Before his enthronement in 1757, he signed multiple treaties with Denmark (1753, 1754, and 1756). And later, as Sultan, he ratifies accords with Britain (1760), Sweden (1763), Venice (1765), France (1765), Spain (1767), Portugal (1773), and the Netherlands (1777).
All these agreements included theories on the law and ethics of war and human rights, as well as provisions relating to these rights, reflecting the Sultan’s avant-gardist humanitarian vision. The sultan would have surely been awarded an international human rights prize if the system to recognize him had already been set up.
Agreements signed with European countries included theories on the law and ethics of war and human rights.
On September 10, 1777, Sultan Sidi Mohamed wrote what could be considered a human rights declaration. He had proposed it to all the Christian powers and, had they accepted it, the declaration would have become a rule of international law. The so-called Declaration of Meknes, although little known due to the lack of references, was an important and unprecedented pronouncement in the history of humanitarian thought.
The manuscript of the declaration featured in Abdelhadi Tazi’s Diplomatic History of Morocco from Ancient Times to the Present contains five articles. The first three were devoted to the redemption of slaves and captives regardless of whether they were Muslim or Christian.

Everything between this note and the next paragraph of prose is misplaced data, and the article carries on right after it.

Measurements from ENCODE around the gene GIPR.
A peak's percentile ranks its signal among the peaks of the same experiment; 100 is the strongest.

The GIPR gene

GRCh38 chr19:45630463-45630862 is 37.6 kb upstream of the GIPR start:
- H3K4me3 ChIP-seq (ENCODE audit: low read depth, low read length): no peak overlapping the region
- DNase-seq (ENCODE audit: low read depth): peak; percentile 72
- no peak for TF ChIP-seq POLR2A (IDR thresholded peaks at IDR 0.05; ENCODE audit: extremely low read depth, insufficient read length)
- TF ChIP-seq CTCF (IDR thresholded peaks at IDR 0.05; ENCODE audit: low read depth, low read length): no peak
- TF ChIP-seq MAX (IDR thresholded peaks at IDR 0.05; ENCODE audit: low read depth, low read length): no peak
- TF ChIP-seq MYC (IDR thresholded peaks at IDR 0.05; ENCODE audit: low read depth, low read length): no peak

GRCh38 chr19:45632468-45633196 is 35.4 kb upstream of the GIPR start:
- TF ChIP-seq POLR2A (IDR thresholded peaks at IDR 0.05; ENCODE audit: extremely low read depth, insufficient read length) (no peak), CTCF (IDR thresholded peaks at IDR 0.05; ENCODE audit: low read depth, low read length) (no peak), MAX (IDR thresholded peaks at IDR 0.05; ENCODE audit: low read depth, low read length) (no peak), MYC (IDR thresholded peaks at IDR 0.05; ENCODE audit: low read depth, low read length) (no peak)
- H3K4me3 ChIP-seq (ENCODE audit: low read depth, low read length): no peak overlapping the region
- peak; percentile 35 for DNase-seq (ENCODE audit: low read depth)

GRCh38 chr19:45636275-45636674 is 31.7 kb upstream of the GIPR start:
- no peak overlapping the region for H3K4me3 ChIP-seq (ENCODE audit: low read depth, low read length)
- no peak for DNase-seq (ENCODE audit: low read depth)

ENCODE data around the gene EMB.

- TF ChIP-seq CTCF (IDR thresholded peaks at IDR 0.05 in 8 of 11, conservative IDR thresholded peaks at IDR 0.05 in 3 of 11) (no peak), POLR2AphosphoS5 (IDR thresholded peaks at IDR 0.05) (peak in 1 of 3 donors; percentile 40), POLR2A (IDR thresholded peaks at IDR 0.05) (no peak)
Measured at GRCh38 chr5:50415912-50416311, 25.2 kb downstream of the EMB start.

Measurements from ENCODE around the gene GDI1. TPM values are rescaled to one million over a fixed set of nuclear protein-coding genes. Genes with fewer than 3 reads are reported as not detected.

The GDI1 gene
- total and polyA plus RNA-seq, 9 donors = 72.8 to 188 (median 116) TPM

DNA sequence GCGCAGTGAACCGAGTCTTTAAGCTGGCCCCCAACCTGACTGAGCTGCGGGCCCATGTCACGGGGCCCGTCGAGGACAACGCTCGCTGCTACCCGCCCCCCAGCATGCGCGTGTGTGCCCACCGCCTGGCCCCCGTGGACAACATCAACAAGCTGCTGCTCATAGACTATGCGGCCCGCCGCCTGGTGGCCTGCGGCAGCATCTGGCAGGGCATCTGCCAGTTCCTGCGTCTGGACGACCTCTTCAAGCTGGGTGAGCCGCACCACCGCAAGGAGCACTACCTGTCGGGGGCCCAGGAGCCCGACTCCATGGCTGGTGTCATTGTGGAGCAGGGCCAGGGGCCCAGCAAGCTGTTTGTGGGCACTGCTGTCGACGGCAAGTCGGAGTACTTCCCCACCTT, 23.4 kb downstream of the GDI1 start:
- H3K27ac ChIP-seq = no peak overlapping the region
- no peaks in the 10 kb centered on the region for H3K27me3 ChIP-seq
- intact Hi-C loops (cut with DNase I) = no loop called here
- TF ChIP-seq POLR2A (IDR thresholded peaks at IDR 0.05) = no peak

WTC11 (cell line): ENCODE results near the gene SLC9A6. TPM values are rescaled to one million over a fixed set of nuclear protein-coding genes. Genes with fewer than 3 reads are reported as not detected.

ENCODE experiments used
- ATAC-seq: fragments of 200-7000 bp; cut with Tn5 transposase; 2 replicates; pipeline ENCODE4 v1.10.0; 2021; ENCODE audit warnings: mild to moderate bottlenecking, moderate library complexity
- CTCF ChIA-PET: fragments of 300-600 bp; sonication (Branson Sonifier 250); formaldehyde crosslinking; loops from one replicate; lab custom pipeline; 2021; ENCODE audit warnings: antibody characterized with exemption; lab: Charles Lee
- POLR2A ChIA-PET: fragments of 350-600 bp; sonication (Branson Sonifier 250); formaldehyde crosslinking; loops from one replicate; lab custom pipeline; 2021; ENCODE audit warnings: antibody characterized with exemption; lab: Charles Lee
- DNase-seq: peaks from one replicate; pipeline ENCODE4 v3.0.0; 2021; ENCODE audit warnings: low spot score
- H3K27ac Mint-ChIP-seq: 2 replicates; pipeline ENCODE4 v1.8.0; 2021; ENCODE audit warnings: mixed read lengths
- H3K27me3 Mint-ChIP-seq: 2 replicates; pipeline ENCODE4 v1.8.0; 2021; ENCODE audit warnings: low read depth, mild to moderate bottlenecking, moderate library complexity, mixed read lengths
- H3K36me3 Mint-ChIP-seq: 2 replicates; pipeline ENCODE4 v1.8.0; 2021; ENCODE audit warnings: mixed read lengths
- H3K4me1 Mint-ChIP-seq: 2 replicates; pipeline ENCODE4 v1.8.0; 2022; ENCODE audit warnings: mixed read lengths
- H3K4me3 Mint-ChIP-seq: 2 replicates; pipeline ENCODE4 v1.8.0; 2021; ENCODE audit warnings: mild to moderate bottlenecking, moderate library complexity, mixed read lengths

The sense of egalitarianism in all the manuscript’s articles is evident. The sultan does not favor his Muslim subjects over the Christian ones in any of his proclamations. Instead, he treats all human subjects on equal footing. This indicates the extent of his adherence to justice and profound humanity. In fact, Mohammed III had always dealt with benevolence towards individuals of different faiths living under his rule. He was determined to facilitate the reciprocal deliverance of Muslim slaves in Europe and Christian captives in Morocco.
In article four of the manuscript, he suggests that “men over seventy years and women, irrespective of their age, should never, under any circumstances, be held [as] captives or slaves.” As far as children are concerned, the Sultan was keen on outlawing the enslavement of children under the age of ten, which was stipulated in article 12 of the treaty he ratified with Tuscany on February 6, 1778.